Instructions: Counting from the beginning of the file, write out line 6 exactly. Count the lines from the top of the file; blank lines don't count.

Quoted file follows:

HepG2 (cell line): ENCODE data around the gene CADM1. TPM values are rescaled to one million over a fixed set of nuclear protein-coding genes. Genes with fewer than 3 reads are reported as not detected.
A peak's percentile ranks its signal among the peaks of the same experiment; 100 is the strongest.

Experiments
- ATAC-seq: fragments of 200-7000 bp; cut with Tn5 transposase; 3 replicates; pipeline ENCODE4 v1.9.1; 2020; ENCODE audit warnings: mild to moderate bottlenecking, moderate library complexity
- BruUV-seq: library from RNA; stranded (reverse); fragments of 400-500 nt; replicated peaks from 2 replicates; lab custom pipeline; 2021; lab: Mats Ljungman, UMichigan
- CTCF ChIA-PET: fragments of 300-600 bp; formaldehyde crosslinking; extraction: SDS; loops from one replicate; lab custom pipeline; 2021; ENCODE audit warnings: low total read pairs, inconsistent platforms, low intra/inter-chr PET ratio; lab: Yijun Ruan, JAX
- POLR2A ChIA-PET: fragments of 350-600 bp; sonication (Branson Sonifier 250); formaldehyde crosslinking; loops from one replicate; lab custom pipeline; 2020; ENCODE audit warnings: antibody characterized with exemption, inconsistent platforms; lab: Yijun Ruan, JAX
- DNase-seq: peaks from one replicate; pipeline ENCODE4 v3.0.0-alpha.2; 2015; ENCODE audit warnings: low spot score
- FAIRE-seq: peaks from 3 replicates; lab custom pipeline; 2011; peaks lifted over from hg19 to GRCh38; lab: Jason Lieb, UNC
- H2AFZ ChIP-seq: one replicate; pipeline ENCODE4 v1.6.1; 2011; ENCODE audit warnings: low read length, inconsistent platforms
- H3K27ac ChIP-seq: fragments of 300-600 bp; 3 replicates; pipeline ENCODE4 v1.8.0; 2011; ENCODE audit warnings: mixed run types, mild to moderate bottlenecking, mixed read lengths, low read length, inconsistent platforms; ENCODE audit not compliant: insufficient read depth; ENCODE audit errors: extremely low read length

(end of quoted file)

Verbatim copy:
- CTCF ChIA-PET: fragments of 300-600 bp; formaldehyde crosslinking; extraction: SDS; loops from one replicate; lab custom pipeline; 2021; ENCODE audit warnings: low total read pairs, inconsistent platforms, low intra/inter-chr PET ratio; lab: Yijun Ruan, JAX